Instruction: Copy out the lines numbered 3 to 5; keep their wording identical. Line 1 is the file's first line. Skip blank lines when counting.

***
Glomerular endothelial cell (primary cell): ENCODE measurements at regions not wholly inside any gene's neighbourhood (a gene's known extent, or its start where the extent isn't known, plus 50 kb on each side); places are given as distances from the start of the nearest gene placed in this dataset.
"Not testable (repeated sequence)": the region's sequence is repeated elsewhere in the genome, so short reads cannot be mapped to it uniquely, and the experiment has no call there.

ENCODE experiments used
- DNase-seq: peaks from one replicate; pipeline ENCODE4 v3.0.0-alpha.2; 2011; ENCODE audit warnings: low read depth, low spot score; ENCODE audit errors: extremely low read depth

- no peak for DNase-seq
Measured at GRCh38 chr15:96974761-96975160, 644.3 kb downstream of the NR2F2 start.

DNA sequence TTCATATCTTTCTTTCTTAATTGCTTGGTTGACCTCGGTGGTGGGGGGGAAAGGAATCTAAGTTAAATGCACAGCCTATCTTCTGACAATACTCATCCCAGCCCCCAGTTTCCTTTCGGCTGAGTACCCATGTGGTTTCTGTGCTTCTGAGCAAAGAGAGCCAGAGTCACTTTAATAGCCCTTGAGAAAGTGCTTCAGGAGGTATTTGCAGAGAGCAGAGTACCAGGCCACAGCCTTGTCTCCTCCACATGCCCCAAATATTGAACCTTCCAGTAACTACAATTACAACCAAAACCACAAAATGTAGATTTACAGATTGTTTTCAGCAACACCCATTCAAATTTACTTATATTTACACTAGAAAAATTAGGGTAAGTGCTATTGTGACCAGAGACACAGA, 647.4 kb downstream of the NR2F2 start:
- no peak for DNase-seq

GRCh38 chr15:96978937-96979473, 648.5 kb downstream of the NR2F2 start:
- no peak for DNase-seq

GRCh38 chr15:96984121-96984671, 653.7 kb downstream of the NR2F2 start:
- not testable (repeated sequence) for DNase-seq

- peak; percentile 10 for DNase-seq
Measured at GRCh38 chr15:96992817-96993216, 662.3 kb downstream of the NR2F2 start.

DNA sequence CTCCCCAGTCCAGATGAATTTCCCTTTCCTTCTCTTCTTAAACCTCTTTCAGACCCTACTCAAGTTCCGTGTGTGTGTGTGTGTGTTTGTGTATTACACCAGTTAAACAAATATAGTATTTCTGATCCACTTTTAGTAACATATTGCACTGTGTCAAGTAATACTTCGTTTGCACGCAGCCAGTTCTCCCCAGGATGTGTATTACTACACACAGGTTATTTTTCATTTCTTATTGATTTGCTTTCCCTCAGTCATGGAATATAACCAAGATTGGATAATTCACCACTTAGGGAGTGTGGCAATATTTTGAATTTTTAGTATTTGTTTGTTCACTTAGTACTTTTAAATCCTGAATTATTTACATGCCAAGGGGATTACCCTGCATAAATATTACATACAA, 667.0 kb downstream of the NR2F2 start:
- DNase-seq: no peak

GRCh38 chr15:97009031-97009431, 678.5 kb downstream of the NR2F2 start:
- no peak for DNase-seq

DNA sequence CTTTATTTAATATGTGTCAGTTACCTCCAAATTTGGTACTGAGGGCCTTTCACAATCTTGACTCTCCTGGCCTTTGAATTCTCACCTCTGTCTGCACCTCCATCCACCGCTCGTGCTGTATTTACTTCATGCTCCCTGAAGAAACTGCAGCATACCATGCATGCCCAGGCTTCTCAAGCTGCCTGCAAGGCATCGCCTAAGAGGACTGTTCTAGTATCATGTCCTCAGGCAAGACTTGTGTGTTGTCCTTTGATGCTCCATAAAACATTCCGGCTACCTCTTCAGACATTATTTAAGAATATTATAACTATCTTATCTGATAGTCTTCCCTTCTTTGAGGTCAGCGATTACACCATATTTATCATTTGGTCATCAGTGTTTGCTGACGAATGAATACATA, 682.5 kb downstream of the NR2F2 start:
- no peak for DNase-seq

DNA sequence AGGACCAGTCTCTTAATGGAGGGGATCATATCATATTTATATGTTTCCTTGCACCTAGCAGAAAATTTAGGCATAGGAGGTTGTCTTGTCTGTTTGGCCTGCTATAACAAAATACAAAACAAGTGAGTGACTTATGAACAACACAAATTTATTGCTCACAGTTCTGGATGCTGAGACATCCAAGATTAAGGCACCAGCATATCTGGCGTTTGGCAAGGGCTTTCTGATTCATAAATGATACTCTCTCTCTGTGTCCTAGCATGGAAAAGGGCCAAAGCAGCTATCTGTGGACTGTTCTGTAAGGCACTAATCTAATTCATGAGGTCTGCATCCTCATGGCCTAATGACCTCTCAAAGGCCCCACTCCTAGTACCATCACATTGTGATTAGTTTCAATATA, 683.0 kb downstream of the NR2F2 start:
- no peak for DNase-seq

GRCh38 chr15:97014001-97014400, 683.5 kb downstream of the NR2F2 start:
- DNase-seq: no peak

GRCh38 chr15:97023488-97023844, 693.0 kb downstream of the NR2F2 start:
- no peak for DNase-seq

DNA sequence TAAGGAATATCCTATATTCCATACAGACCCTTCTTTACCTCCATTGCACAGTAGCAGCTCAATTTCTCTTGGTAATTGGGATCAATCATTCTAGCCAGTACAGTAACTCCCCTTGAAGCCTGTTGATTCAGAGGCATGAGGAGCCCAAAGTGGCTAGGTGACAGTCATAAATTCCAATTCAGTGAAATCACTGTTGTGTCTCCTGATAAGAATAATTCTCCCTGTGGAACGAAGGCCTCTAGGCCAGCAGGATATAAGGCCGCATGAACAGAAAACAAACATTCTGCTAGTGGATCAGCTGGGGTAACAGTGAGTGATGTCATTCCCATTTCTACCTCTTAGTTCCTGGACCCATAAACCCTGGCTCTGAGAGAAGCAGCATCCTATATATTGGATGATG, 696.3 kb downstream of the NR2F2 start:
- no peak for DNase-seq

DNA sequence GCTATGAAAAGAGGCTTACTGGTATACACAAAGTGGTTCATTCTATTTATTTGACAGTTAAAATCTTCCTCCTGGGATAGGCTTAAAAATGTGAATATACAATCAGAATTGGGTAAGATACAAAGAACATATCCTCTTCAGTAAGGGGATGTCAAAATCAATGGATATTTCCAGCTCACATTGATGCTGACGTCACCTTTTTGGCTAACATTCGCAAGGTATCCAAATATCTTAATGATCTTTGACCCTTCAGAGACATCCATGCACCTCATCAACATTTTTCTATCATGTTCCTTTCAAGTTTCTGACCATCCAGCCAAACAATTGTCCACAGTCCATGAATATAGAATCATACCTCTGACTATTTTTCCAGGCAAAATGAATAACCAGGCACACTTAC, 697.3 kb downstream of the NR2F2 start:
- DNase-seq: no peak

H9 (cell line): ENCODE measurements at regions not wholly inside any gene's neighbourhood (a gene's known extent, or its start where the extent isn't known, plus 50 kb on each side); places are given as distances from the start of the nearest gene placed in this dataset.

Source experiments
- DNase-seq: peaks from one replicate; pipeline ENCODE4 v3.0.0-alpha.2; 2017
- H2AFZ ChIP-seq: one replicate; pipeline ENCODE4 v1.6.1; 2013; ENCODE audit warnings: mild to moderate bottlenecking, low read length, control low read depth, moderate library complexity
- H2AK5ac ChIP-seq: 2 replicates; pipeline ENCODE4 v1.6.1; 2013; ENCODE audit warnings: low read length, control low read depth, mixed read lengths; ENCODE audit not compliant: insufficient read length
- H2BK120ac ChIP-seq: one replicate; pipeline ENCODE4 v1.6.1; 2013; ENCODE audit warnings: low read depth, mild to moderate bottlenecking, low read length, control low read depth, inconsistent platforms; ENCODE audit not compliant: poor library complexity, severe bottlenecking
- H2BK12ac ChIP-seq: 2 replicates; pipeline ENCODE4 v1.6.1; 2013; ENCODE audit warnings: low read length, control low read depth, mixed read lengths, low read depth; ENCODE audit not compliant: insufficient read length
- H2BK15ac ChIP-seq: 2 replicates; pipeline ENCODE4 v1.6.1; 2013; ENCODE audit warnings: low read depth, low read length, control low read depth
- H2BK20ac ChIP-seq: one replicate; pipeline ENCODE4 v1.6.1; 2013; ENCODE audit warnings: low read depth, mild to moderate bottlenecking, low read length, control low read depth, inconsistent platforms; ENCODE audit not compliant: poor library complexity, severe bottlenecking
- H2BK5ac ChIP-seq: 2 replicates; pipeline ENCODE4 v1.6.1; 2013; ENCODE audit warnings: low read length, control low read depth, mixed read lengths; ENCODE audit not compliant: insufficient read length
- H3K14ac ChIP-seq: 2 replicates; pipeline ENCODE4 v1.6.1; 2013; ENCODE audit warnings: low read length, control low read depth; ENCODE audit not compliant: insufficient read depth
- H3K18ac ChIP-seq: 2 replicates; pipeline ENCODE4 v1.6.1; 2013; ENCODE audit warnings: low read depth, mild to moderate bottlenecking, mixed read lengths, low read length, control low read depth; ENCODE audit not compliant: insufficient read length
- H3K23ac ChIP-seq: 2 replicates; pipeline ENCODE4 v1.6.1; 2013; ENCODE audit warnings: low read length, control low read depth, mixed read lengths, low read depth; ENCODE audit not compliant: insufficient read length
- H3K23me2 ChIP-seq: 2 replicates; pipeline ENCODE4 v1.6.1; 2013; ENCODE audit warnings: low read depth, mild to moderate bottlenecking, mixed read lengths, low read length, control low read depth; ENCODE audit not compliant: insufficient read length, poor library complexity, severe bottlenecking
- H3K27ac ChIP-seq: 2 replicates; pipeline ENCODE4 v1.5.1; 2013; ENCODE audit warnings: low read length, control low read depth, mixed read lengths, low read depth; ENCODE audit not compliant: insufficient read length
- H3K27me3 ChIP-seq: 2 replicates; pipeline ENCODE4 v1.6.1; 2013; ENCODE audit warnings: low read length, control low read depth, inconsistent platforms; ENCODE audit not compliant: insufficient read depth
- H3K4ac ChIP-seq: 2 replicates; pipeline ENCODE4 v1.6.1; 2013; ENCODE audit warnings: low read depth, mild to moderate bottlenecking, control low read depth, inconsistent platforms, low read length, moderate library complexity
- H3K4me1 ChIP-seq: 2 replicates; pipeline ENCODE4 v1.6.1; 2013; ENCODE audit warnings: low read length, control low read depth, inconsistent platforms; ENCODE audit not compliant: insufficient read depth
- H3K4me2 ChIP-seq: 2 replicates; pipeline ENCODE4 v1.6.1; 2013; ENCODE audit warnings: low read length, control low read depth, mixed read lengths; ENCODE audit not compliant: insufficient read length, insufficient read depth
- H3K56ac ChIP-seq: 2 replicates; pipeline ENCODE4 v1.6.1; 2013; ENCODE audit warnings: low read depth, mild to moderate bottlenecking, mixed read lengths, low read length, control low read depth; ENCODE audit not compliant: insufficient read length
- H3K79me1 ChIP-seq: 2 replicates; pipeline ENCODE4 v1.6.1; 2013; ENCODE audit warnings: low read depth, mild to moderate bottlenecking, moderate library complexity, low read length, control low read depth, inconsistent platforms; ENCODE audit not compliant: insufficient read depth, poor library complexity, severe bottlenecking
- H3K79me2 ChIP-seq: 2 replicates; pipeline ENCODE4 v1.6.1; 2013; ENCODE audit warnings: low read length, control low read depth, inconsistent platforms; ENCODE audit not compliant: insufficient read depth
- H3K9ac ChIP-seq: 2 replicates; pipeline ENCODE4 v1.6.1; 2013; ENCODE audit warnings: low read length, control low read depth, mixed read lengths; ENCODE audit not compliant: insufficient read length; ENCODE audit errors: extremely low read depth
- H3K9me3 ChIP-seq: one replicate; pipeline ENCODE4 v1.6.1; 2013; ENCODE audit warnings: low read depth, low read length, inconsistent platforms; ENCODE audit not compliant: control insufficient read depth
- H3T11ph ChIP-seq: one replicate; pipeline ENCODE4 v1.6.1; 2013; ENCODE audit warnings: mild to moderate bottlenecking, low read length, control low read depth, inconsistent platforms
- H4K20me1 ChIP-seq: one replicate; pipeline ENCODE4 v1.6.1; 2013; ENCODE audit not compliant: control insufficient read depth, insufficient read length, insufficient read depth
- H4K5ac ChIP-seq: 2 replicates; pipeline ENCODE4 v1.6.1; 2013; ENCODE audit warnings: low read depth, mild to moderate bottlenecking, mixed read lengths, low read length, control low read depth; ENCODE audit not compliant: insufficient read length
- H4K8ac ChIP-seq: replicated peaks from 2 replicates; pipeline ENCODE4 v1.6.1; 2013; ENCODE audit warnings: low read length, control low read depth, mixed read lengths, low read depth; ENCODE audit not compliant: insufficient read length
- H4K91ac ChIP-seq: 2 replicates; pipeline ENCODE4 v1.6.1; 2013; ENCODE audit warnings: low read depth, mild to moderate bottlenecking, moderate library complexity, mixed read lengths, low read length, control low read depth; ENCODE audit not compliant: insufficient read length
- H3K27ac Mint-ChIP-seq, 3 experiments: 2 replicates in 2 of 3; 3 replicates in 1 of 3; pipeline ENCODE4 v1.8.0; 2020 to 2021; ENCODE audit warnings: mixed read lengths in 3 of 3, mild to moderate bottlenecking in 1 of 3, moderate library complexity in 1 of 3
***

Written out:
ENCODE experiments used
- DNase-seq: peaks from one replicate; pipeline ENCODE4 v3.0.0-alpha.2; 2011; ENCODE audit warnings: low read depth, low spot score; ENCODE audit errors: extremely low read depth

- no peak for DNase-seq